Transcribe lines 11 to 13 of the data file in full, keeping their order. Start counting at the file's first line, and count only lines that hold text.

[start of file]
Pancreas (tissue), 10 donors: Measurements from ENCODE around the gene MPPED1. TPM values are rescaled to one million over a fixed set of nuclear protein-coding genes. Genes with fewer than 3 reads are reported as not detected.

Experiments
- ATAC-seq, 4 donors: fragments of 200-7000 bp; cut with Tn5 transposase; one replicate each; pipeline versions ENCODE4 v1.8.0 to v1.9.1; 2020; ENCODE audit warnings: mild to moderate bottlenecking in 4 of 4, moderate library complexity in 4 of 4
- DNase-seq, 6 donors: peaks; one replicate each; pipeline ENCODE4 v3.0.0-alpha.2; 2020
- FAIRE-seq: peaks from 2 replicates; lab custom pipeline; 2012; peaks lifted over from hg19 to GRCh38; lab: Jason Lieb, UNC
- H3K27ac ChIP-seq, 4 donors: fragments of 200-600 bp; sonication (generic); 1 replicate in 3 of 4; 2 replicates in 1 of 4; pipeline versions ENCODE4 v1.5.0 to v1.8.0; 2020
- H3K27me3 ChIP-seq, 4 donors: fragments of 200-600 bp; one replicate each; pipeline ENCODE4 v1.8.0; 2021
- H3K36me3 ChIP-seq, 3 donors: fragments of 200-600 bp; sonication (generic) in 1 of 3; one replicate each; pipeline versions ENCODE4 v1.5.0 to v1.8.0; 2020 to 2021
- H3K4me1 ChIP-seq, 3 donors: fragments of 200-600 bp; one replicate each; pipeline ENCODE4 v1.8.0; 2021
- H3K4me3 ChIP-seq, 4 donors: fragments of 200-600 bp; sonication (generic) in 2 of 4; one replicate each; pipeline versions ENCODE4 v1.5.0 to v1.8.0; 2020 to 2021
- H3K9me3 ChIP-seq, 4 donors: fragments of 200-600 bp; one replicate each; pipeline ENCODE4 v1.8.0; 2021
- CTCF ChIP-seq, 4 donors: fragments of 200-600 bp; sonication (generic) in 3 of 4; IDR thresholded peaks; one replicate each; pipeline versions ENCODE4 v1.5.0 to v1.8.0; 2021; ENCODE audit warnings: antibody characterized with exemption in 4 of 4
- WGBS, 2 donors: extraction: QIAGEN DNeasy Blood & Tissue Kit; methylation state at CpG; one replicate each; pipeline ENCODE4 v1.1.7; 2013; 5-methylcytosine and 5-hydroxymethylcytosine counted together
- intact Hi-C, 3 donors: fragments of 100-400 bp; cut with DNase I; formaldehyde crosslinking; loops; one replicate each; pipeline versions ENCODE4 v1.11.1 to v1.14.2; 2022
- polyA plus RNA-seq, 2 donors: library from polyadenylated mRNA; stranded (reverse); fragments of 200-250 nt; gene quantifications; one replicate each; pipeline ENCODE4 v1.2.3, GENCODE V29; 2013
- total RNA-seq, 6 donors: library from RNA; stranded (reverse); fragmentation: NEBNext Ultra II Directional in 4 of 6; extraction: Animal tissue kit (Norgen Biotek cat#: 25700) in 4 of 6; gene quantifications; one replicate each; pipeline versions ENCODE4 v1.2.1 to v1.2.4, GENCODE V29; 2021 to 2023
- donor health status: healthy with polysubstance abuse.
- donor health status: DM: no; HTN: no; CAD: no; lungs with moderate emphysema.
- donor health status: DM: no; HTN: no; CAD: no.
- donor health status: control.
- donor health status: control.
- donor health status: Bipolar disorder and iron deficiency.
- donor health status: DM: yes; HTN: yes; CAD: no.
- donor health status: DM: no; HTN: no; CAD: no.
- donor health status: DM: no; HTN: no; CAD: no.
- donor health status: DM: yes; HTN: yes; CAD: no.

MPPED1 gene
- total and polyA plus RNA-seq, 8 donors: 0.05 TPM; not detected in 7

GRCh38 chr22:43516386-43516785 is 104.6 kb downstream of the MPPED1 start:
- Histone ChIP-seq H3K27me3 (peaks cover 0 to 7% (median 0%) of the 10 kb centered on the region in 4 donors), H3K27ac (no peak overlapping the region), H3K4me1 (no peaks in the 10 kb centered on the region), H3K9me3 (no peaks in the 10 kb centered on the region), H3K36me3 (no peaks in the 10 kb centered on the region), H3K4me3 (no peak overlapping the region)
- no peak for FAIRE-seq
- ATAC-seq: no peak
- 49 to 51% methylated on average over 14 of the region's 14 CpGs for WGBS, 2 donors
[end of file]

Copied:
- H3K9me3 ChIP-seq, 4 donors: fragments of 200-600 bp; one replicate each; pipeline ENCODE4 v1.8.0; 2021
- CTCF ChIP-seq, 4 donors: fragments of 200-600 bp; sonication (generic) in 3 of 4; IDR thresholded peaks; one replicate each; pipeline versions ENCODE4 v1.5.0 to v1.8.0; 2021; ENCODE audit warnings: antibody characterized with exemption in 4 of 4
- WGBS, 2 donors: extraction: QIAGEN DNeasy Blood & Tissue Kit; methylation state at CpG; one replicate each; pipeline ENCODE4 v1.1.7; 2013; 5-methylcytosine and 5-hydroxymethylcytosine counted together